In a way, just like Netflix’s other true-crime predecessor Making a Murderer and HBO’s The Jinx, Alias Grace doesn’t set out to prove the guilt or innocence of the protagonist. But I said earlier that it subverts the true-crime genre because, unlike the other two shows (which didn’t try to prove innocence or guilt, sure, but were of the belief that if, in the course of the storytelling, there’s enough evidence to prove either, then the shows have achieved more than what they originally set out to do), Atwood almost consciously tries to manipulate the audience by providing an entirely different explanation of the crimes.
In real life, Grace Marks and James McDermott didn’t deny their involvement in the crimes; they just laid the blame with each other. In Atwood’s version of the story, James, when he’s hanged, cries out that Grace Marks made him do it, but it can’t be substantiated because Alias Grace establishes, quite early on, that Grace is an unreliable narrator. The story also insinuates, backed by Grace’s purported loss of memory from when Nancy was murdered, that she suffers from dissociative identity disorder (more popularly known as multiple personality disorder) and that her dead friend Mary’s personality took over her, unbeknownst to Grace, when she committed the crimes. Alias Grace also goes in a full-on gothic horror mode by making it seem (during a creepy-as-hell scene) like Mary’s ghost possessed Grace, apparently to avenge the actions of the many people who mistreated her in her lifetime. The truth, sadly, will never be known because Grace Marks never revealed it herself, and all of our historical record of her comes primarily from Susanna Moodie’s book Life in the Clearings Versus the Bush, which served as the source for Atwood’s Alias Grace.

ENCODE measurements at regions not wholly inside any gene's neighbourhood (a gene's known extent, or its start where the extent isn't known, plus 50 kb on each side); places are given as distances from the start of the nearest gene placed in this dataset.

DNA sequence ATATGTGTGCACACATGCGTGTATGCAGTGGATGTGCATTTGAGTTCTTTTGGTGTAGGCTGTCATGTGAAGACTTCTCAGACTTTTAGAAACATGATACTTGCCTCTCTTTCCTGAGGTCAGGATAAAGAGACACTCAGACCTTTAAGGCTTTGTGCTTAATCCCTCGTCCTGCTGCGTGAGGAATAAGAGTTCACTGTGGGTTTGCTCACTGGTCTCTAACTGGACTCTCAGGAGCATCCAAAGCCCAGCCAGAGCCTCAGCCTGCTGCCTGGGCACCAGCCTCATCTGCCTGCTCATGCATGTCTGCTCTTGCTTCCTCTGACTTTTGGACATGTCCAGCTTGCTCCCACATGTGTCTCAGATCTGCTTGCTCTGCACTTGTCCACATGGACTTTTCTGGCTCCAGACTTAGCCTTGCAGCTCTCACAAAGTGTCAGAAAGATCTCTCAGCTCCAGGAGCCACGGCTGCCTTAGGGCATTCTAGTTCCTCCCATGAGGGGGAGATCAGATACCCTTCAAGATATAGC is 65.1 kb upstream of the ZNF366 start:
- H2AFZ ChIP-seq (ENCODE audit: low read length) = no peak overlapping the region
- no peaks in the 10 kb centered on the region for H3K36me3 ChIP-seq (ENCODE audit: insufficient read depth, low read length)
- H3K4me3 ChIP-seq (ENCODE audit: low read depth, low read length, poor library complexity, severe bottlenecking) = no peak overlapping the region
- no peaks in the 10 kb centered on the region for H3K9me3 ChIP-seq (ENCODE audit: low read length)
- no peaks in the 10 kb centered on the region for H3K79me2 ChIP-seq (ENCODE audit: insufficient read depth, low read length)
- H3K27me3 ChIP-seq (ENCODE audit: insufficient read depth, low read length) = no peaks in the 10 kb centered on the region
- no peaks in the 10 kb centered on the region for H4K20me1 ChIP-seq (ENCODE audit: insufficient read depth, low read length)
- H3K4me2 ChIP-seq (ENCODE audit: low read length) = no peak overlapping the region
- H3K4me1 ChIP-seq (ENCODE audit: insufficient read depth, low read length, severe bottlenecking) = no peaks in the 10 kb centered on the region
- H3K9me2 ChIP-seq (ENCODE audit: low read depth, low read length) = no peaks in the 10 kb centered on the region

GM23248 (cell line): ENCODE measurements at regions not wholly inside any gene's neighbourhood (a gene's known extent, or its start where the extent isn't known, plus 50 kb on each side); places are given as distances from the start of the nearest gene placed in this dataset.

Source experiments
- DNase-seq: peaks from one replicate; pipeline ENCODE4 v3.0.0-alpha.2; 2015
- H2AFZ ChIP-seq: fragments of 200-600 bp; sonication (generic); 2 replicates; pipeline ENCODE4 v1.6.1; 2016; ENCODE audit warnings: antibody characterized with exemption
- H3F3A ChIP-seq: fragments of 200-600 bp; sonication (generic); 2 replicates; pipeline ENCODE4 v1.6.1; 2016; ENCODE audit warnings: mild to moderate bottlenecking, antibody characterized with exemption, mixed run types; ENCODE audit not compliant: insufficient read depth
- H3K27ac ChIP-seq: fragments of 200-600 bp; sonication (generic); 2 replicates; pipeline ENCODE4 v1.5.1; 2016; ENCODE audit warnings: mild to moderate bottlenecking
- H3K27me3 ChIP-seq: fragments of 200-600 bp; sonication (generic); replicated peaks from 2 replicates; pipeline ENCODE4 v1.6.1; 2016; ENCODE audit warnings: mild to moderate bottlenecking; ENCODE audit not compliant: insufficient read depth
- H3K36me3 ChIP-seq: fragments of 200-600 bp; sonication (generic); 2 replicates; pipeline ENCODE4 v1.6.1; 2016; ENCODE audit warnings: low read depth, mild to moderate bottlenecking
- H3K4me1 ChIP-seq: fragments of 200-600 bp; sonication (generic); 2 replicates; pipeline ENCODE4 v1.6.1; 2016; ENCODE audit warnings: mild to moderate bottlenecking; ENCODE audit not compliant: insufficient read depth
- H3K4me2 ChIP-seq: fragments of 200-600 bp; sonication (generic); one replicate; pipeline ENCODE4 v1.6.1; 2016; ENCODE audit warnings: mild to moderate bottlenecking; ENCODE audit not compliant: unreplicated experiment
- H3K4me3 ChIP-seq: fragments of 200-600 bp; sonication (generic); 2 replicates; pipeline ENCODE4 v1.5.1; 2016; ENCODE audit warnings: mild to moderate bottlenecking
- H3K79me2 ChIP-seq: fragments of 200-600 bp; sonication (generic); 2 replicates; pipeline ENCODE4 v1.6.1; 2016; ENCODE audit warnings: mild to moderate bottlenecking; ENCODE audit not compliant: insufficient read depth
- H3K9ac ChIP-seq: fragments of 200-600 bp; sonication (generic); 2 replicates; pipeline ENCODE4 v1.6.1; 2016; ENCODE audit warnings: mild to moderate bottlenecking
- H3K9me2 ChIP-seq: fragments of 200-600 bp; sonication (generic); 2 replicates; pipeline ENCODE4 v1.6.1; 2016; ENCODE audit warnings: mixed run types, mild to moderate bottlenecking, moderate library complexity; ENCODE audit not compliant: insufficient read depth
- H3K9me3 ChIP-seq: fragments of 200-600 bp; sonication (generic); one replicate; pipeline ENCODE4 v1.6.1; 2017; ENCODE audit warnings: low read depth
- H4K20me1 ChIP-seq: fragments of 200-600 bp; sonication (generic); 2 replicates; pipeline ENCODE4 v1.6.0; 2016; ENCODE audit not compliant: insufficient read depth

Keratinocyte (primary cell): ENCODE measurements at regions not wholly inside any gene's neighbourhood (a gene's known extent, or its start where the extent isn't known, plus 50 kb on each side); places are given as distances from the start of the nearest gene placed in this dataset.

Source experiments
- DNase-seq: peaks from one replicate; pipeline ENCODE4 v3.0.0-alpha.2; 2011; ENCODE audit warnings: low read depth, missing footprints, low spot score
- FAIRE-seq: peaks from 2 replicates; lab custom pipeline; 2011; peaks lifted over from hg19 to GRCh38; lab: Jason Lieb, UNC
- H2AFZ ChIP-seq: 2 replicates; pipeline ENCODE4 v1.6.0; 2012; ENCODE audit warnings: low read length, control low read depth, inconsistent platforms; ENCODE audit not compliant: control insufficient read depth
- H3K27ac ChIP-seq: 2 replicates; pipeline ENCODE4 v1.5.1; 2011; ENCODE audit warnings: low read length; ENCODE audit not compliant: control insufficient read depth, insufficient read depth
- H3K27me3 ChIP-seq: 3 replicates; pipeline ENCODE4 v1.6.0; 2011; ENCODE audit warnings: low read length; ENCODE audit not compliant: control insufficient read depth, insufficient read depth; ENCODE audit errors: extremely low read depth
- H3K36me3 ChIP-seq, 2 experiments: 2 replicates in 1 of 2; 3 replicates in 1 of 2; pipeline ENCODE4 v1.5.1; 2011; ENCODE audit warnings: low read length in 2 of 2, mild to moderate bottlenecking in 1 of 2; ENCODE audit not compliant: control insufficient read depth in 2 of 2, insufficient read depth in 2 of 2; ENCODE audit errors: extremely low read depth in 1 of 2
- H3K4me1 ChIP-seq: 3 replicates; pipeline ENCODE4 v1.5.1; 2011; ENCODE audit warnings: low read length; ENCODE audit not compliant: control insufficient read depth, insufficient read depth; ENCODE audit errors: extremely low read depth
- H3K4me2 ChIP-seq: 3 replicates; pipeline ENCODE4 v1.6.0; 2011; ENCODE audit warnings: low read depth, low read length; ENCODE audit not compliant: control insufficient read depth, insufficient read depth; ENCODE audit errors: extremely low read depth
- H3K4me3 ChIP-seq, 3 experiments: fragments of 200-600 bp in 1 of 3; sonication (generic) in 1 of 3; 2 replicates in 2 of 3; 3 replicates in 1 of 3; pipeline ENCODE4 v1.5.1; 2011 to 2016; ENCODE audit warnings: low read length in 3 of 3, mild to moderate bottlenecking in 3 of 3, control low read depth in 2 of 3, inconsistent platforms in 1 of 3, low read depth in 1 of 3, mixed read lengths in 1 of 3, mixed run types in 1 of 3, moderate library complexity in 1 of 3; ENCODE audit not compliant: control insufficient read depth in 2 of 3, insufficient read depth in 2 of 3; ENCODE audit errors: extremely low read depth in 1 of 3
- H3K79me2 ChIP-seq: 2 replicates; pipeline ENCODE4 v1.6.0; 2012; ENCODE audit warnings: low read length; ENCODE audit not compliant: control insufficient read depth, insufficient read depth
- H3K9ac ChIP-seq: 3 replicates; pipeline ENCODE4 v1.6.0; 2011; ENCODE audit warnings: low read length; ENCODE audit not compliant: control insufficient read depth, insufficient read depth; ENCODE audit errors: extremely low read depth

What’s more disturbing than Grace’s guilt or innocence, is the amount of violence, abuse, manipulation, and neglect she faces all her life. During her interviews with Dr Jordan, he sometimes presents her with an apple, a beet, or a potato — things that are meant to invoke a memory association within her. When Grace sees the beet, for example, she launches in almost a Bubba-talking-about-shrimp-in-Forrest-Gump-like explanation about cooking beet, the wonders of boiled beets etc. while in her mind’s eye, we see flashes of the dark cellar that stocked fruits and vegetables, and which was the scene of Nancy Montgomery’s death (repeated flashes show a bunch of vegetables dispersing all over the cellar stairs and floor, as Nancy is knocked down). This is all disturbing, gruesome even, and nobody deserves to die like that. But some of Grace’s other memory flashes of her life, are in fact even worse — her father’s physical and sexual abuse of her, the violent assaults and abuse at the hands of the prison guards and doctors, and the everyday abuse at the hands of the penitentiary guards. Even Nancy’s venomous and jealous behaviour towards Grace (who only joins the Kinnear household at Nancy’s invitation), feels utterly scathing. This is a 16-year-old child (at the time of her arrest) having suffered much more than anyone should have to, and whether she’s guilty, innocent, insane, dissociative, or deliberately deceptive — she deserved better.